Henry Kirby in London -
Czechs have far more confidence in their local governments than they do in the central one, according to a new survey by Prague-based Public Opinion Research Centre.
Both houses of central government – the Senate and the Chamber of Deputies – achieved a confidence rating of 34 out of 100, while respondents gave both their local mayor and municipal council a score of 62.
As the first bne:Chart shows, confidence in most institutions has remained stable since the study began, yet the confidence rating of President Miloš Zeman has been much more erratic. His lowest rating, at 34, came in December 2014, a month after he controversially opposed EU and US-led sanctions against Russia.
Since then, his support has recovered somewhat, with his most recent confidence rating of 46 sitting 4pp lower than when the poll was first conducted, but well below his October 2014 peak of 58.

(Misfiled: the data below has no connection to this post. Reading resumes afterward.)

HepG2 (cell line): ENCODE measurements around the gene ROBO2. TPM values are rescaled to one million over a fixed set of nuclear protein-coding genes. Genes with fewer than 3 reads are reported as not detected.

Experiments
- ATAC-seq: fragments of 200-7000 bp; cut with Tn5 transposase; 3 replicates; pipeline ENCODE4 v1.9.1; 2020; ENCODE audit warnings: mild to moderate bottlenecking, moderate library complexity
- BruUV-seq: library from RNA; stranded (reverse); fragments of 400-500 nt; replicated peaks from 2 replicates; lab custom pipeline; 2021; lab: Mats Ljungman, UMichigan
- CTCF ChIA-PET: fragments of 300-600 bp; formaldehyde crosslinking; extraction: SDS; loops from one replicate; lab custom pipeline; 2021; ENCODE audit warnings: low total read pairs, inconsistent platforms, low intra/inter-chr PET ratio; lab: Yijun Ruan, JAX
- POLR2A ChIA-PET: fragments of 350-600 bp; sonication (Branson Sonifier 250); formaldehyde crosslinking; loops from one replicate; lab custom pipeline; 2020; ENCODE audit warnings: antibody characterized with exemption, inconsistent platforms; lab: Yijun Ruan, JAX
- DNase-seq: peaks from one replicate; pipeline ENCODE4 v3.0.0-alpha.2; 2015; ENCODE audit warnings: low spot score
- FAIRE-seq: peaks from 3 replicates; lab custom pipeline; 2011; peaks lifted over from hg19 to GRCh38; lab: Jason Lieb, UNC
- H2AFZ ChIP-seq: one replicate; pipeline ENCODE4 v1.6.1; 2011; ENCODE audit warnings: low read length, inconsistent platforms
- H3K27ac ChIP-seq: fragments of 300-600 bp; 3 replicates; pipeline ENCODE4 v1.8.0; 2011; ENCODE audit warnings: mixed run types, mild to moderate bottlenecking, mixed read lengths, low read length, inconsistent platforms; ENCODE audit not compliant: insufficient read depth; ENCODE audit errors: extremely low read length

The public’s mercurial level of trust in President Zeman is better illustrated in the second bne:Chart, which compares levels of confidence and distrust in the equally unpredictable head of state, whose recent decision to bar a US diplomat from the presidential residence in Prague raised many eyebrows.
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